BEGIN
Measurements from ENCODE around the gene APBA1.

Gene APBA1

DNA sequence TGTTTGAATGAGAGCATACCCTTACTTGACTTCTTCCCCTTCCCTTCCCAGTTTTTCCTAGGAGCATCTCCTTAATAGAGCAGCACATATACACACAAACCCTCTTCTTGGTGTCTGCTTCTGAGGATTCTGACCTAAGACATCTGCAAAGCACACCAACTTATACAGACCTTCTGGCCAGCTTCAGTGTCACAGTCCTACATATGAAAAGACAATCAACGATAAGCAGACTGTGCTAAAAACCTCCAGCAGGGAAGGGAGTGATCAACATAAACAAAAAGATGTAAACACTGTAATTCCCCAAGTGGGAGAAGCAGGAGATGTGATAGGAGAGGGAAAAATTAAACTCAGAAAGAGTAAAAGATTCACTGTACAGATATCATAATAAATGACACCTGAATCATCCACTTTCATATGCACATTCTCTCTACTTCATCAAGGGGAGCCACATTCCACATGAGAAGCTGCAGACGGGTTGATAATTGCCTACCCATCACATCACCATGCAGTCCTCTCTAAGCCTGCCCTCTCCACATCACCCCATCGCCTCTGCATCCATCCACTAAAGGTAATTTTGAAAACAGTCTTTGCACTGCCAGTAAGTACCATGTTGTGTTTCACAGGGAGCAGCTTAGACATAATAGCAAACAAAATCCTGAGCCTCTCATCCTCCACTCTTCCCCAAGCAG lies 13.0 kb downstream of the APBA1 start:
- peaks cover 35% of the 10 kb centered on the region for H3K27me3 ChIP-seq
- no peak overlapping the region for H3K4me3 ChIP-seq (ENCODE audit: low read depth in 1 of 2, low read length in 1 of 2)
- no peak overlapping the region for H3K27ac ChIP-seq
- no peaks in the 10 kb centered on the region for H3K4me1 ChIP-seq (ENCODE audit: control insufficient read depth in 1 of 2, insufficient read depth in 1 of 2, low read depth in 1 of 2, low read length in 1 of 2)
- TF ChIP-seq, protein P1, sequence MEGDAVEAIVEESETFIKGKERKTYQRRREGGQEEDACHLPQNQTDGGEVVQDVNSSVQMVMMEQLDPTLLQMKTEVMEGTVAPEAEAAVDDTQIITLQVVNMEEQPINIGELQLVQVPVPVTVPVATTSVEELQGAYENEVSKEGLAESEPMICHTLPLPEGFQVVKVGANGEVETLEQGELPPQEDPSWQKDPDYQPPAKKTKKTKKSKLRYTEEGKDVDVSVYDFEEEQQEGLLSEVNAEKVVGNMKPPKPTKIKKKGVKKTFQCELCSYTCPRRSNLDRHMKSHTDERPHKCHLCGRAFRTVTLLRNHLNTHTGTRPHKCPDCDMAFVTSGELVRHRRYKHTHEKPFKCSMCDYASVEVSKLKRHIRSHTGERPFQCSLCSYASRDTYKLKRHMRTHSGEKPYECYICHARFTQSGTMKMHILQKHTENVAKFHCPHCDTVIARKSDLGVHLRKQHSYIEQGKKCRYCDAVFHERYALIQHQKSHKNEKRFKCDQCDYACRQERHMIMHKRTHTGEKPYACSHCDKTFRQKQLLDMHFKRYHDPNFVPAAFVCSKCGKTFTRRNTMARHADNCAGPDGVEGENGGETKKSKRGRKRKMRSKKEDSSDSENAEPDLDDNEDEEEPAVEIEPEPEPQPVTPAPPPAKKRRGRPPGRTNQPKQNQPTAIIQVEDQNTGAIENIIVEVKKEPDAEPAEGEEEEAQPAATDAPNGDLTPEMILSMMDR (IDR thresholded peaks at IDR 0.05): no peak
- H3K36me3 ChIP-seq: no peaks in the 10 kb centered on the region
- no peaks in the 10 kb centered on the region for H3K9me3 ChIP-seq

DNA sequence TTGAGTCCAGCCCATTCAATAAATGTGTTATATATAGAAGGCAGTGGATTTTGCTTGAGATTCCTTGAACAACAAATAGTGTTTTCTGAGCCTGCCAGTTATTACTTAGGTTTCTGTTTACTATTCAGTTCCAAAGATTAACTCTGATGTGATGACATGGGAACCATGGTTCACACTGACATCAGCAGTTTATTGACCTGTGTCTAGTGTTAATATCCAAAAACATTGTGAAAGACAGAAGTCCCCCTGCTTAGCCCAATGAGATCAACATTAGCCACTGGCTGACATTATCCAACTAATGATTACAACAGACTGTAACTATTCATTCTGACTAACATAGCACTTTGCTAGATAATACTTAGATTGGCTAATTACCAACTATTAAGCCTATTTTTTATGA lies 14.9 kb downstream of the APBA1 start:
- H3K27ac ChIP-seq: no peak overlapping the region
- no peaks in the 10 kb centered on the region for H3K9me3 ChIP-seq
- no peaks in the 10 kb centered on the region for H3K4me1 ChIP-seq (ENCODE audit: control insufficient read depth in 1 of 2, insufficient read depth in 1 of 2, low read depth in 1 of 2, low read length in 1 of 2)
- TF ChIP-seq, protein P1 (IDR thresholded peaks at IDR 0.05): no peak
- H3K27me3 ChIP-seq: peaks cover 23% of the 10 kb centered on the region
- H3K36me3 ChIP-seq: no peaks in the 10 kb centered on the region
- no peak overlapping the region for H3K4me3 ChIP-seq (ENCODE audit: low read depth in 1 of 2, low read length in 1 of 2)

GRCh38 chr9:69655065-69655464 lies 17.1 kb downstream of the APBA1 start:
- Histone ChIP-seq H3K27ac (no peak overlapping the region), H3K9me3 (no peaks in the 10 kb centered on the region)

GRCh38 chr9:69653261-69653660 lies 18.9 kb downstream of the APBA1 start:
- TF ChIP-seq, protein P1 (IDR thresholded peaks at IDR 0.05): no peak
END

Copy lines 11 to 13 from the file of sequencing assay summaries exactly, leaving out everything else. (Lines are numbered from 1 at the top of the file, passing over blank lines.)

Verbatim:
DNA sequence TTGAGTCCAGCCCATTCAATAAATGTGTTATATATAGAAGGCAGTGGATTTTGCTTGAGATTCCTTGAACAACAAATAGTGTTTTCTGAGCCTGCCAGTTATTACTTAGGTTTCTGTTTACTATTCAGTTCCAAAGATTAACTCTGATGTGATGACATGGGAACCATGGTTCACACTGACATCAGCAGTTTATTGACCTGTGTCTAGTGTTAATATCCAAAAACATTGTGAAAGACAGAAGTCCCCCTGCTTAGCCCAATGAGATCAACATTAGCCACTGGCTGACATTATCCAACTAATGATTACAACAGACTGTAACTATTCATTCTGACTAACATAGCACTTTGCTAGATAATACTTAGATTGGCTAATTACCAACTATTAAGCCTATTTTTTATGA lies 14.9 kb downstream of the APBA1 start:
- H3K27ac ChIP-seq: no peak overlapping the region
- no peaks in the 10 kb centered on the region for H3K9me3 ChIP-seq